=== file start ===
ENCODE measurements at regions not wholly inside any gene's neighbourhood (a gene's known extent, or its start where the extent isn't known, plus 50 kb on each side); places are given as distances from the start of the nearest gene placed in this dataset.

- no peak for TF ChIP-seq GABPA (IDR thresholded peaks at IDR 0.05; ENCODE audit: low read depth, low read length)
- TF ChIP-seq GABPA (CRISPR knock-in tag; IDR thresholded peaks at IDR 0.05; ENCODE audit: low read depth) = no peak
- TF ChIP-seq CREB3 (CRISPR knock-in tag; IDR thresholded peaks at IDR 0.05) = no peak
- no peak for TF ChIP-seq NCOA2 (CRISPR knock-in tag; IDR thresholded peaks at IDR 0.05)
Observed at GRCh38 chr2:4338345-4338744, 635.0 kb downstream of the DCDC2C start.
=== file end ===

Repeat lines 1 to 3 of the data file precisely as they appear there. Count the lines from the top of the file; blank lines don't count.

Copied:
ENCODE measurements at regions not wholly inside any gene's neighbourhood (a gene's known extent, or its start where the extent isn't known, plus 50 kb on each side); places are given as distances from the start of the nearest gene placed in this dataset.

- no peak for TF ChIP-seq GABPA (IDR thresholded peaks at IDR 0.05; ENCODE audit: low read depth, low read length)
- TF ChIP-seq GABPA (CRISPR knock-in tag; IDR thresholded peaks at IDR 0.05; ENCODE audit: low read depth) = no peak